Could Gambling Save Science: Encouraging an Honest Consensus

To appear in Social Epistemology, 1992. (version appeared: in Proc.
Eighth Intl. Conf. on Risk and Gambling, London, 7/90.)

C O U L D G A M B L I N G S A V E S C I E N C E?
Encouraging an Honest Consensus

by Robin Hanson
Visiting Researcher, The Foresight Institute
P.O. Box 61058, Palo Alto, CA 94306 USA
[email protected] 510-651-7483

The pace of scientific progress may be hindered by the tendency of our
academic institutions to reward being popular, rather than being right. A
market-based alternative, where scientists can more formally "stake their
reputation", is presented here. It offers clear incentives to be careful
and honest while contributing to a visible, self-consistent consensus on
controversial (or routine) scientific questions. In addition, it allows
patrons to choose questions to be researched without choosing people or
methods. The bulk of this paper is spent examining potential problems with
the proposed approach. After this examination, the idea still seems
plausible and worth further study.


After reviewing the discrepancy between what we want from academic
institutions and what we get from current institutions, a market-based
alternative called "idea futures" is suggested. It is described through
both a set of specific scenarios and a set of detailed procedures. Over
thirty possible problems and objections are examined in detail. Finally, a
development strategy is outlined and the possible advantages are


THE SCIENTIFIC REVOLUTION Four centuries ago, some Europeans complained
that the existing academic institutions were biased against them. Insiders,
it was said, were "inflated by letters" and shunned anyone who dared
"speculate on anything out of the common way" [De]. Outsiders --
astrologers, chemists, and people like Bacon and Galileo -- argued that
they and their theories should be judged by how well they agreed with
observations, and not by how they agreed with the authorities of the day
[Gal]. This was the age of utopias [Whi], as these rebels debated possible
academic reforms and imagined whole new social institutions, for both
academia in particular and society in general.

Within a century or so, the intellectual descendants of these outsiders
became the new insiders in a process now called the "Scientific
Revolution". They introduced a new respect for observations along with new
social institutions, such as the Royal Society of London, inspired by those
utopian ideals. Since then science has made impressive progress. Most
controversial issues of four centuries ago seem long settled by now, and
continued research may well settle most of today\'s controversies. Academia
can claim some credit for this, and academic institutions have continued to
evolve in response to perceived problems, formalizing publication in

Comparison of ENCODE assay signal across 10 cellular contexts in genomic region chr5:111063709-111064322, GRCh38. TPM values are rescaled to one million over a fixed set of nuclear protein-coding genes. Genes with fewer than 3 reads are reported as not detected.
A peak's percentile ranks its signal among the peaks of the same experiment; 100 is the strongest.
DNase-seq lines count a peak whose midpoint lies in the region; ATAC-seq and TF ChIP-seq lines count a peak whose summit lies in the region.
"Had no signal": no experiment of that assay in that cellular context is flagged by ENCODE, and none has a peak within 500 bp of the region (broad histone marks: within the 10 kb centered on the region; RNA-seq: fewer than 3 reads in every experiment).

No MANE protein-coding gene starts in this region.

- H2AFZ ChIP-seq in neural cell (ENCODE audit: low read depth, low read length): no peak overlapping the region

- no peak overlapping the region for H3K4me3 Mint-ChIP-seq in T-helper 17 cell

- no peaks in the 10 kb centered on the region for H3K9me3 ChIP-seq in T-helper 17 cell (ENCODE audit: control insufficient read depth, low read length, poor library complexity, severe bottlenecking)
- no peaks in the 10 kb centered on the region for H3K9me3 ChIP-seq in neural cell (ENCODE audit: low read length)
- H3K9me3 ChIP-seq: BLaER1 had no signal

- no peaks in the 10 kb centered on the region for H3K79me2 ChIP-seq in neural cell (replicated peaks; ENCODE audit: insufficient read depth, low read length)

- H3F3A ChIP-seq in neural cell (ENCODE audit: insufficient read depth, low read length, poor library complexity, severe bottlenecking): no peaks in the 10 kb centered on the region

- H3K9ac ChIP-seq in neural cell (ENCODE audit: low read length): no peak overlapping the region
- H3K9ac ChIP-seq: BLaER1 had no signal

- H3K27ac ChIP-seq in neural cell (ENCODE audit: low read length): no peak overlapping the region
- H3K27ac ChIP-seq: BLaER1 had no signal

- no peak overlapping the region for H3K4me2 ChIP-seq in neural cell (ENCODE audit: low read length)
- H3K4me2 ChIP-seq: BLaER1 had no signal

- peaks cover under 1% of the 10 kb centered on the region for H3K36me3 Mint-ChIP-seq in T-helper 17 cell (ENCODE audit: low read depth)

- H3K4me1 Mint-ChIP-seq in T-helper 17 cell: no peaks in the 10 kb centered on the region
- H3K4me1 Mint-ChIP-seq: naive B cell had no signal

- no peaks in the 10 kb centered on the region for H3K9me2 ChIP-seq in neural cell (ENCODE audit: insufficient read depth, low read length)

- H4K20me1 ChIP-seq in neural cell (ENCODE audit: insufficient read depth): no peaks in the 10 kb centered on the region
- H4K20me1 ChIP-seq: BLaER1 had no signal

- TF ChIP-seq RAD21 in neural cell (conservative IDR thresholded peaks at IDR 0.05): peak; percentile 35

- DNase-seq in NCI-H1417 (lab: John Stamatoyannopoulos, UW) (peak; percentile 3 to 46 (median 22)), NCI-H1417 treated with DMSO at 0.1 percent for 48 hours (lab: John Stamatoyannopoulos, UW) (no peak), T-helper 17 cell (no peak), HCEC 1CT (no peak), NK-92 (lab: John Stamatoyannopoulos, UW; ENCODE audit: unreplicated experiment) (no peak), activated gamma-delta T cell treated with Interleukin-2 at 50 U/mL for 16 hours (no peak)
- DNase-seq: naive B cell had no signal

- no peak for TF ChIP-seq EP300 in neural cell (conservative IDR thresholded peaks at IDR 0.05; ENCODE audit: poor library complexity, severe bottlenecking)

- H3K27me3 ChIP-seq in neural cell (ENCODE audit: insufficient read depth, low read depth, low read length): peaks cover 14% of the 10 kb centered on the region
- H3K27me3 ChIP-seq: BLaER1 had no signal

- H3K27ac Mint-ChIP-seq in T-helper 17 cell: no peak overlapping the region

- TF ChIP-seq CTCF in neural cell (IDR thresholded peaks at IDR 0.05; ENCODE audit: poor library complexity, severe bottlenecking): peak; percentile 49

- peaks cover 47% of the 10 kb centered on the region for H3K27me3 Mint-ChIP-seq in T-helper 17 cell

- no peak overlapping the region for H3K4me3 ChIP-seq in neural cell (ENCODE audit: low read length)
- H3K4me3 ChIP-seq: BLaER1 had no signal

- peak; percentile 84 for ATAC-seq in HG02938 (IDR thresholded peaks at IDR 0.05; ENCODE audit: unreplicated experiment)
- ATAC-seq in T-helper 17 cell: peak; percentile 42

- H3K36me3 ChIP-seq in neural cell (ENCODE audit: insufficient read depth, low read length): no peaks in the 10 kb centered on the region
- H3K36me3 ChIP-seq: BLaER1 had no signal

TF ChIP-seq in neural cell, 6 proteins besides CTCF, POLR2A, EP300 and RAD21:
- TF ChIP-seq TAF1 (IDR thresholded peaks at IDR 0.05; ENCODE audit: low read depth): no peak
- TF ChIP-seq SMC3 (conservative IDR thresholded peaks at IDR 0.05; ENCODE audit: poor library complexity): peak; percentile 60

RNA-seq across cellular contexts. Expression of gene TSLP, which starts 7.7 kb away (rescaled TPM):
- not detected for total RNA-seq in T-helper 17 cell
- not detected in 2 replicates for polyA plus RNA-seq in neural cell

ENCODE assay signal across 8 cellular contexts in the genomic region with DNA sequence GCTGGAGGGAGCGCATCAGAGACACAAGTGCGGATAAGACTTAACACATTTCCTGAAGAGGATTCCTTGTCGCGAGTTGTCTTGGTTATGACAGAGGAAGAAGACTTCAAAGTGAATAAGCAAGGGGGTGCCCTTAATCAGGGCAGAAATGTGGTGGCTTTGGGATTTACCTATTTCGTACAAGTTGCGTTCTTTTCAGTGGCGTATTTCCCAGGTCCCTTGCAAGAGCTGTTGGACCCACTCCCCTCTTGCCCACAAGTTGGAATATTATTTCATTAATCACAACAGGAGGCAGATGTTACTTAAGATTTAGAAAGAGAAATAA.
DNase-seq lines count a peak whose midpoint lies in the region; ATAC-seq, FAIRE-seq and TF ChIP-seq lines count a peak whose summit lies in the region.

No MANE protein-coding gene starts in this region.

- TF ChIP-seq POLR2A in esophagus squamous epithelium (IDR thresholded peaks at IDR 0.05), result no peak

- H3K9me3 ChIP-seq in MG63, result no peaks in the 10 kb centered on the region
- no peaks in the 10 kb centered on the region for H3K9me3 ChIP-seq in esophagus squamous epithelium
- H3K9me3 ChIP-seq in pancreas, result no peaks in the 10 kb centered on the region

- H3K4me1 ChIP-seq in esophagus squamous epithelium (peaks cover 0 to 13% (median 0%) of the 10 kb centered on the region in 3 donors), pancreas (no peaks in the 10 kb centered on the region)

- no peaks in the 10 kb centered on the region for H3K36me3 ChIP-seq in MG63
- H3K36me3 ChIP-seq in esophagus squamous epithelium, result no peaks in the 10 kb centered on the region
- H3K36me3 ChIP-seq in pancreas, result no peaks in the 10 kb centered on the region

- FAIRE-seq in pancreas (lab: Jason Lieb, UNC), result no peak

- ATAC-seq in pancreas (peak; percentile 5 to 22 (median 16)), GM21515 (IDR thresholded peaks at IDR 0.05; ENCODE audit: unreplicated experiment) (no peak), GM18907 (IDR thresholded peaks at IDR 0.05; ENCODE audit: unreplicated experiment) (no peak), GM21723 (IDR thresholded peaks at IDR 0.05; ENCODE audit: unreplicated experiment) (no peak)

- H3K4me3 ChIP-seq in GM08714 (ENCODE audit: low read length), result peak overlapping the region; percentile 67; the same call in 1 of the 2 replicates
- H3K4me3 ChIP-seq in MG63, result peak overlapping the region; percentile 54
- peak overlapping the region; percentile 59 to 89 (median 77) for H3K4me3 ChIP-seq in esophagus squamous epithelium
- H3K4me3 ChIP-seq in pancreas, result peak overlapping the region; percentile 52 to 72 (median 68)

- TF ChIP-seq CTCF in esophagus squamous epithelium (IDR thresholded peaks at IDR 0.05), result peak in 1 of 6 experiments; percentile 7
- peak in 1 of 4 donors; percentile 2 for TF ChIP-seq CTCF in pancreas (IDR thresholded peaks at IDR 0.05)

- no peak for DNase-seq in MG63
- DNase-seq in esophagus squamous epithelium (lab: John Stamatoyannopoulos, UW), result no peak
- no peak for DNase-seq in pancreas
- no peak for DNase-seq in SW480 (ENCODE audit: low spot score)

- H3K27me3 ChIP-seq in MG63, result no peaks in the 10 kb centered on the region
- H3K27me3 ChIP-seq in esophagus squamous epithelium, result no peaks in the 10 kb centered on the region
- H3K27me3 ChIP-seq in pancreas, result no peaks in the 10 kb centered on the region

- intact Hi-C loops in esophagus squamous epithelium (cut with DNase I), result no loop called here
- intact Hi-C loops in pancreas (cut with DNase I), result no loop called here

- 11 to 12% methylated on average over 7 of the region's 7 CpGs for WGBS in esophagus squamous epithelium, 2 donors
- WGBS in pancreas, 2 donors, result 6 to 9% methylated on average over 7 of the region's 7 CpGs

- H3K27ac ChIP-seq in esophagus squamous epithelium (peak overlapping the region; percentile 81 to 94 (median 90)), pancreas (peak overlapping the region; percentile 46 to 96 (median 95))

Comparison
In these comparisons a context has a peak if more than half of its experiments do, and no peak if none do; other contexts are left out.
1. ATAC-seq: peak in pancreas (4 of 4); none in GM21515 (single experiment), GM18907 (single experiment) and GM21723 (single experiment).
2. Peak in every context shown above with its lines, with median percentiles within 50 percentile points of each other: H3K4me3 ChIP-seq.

journals, credit in citations, and evaluation in anonymous peer review.

PROBLEMS WITH ACADEMIA Yet little has really changed. Academia is
still largely a medieval guild, with a few powerful elites, many slave-like
apprentices, and members who hold a monopoly on the research patronage of
princes and the teaching of their sons. Outsiders still complain about
bias, saying their evidence is ignored, and many observers
[Gh,Red,SmP,Syk,Tr,Tul] have noted some long-standing problems with the
research component of academia. footnote: Teaching reform is beyond the
scope of this paper. I am content to observe that there are no obvious
reasons why the changes I will propose should make teaching worse.}

As currently practiced footnote: Early peer reviewer consisted more of
personally observing experiments and trying to reproduce analyses.} peer
review is just another popularity contest, inducing familiar political
games; savvy players criticize outsiders, praise insiders, follow the
fashions insiders indicate, and avoid subjects between or outside the
familiar subjects. It can take surprisingly long for outright lying by
insiders to be exposed [Red]. There are too few incentives to correct for
cognitive [Kah] and social [My] biases, such as wishful thinking,
overconfidence, anchoring [He], and preferring people with a background
similar to your own.

Publication quantity is often the major measure of success, encouraging
redundant publication of "smallest publishable units" by many co-authors.
The need to have one\'s research appear original gives too little incentive
to see if it has already been done elsewhere, as is often the case, and
neglects efforts to integrate previous research. A preoccupation with
"genius" and ideological wars over "true" scientific method [Gh] needlessly
detract from just trying to be useful.

Perhaps the core problem is that academics are rewarded mainly for
telling a good story, rather than for being right. (By "right" I include
not only being literally correct, but also being on the right track, or
enabling work on the right track.)